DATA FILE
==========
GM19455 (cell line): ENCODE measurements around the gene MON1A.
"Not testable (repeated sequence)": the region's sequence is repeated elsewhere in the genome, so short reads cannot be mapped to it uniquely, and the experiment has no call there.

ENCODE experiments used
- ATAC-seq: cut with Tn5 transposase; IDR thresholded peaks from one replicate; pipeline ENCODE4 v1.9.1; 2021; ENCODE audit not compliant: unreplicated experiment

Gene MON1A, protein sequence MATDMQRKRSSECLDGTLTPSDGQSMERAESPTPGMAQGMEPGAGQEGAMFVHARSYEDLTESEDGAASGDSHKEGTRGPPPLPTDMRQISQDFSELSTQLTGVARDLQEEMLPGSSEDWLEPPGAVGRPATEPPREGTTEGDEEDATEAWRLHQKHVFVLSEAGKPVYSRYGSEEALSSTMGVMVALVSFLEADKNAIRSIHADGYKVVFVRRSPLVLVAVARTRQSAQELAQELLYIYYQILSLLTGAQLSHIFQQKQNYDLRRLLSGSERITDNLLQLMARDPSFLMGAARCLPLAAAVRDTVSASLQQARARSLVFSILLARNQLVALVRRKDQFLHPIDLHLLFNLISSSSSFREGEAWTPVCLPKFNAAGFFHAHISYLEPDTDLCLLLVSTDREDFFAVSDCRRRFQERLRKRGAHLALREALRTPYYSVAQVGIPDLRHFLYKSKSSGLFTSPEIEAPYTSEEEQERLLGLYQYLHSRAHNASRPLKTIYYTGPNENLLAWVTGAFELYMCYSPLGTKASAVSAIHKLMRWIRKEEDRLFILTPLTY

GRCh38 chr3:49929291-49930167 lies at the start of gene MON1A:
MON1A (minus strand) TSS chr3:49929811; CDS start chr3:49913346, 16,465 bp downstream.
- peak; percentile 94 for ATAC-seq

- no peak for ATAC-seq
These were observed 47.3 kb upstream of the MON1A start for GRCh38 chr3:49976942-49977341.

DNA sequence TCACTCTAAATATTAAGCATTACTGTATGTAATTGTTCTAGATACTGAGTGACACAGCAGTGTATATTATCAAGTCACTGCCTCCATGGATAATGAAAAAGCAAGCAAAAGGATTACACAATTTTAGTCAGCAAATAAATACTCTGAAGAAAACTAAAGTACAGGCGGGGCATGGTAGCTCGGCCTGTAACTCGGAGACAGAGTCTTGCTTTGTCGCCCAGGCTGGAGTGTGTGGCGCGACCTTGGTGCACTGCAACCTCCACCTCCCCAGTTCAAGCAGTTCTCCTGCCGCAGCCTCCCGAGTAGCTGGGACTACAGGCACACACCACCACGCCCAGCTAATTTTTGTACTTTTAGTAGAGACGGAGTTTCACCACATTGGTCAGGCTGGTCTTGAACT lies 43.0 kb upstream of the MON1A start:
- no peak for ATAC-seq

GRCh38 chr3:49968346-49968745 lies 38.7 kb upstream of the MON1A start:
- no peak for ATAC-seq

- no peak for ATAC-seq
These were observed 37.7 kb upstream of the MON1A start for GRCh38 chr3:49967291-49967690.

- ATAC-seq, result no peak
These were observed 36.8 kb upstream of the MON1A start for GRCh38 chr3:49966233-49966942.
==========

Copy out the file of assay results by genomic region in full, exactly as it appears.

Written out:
GM19455 (cell line): ENCODE measurements around the gene MON1A.
"Not testable (repeated sequence)": the region's sequence is repeated elsewhere in the genome, so short reads cannot be mapped to it uniquely, and the experiment has no call there.

ENCODE experiments used
- ATAC-seq: cut with Tn5 transposase; IDR thresholded peaks from one replicate; pipeline ENCODE4 v1.9.1; 2021; ENCODE audit not compliant: unreplicated experiment

Gene MON1A, protein sequence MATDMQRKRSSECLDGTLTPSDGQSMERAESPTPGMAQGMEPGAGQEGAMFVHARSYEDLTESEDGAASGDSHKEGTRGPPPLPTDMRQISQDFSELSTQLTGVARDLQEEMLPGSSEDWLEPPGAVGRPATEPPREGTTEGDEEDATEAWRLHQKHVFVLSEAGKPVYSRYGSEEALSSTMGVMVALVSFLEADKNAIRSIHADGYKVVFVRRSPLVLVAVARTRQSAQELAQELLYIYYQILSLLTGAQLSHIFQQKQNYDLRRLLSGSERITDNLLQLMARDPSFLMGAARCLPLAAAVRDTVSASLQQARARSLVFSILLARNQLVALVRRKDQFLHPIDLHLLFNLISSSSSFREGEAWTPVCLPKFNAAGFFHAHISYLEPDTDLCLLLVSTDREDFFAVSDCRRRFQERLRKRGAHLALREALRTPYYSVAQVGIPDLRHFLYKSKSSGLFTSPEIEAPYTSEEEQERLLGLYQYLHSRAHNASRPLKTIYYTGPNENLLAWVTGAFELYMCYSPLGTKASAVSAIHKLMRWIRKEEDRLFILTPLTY

GRCh38 chr3:49929291-49930167 lies at the start of gene MON1A:
MON1A (minus strand) TSS chr3:49929811; CDS start chr3:49913346, 16,465 bp downstream.
- peak; percentile 94 for ATAC-seq

- no peak for ATAC-seq
These were observed 47.3 kb upstream of the MON1A start for GRCh38 chr3:49976942-49977341.

DNA sequence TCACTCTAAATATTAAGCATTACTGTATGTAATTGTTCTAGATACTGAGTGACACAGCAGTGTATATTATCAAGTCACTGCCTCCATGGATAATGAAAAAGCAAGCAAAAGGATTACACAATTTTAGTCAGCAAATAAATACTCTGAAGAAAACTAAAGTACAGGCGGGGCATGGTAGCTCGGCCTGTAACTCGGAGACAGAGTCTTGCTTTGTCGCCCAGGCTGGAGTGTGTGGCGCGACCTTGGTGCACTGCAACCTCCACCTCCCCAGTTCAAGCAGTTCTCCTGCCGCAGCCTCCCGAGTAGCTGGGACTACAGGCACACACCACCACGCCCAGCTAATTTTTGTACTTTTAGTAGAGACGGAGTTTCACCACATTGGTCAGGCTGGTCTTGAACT lies 43.0 kb upstream of the MON1A start:
- no peak for ATAC-seq

GRCh38 chr3:49968346-49968745 lies 38.7 kb upstream of the MON1A start:
- no peak for ATAC-seq

- no peak for ATAC-seq
These were observed 37.7 kb upstream of the MON1A start for GRCh38 chr3:49967291-49967690.

- ATAC-seq, result no peak
These were observed 36.8 kb upstream of the MON1A start for GRCh38 chr3:49966233-49966942.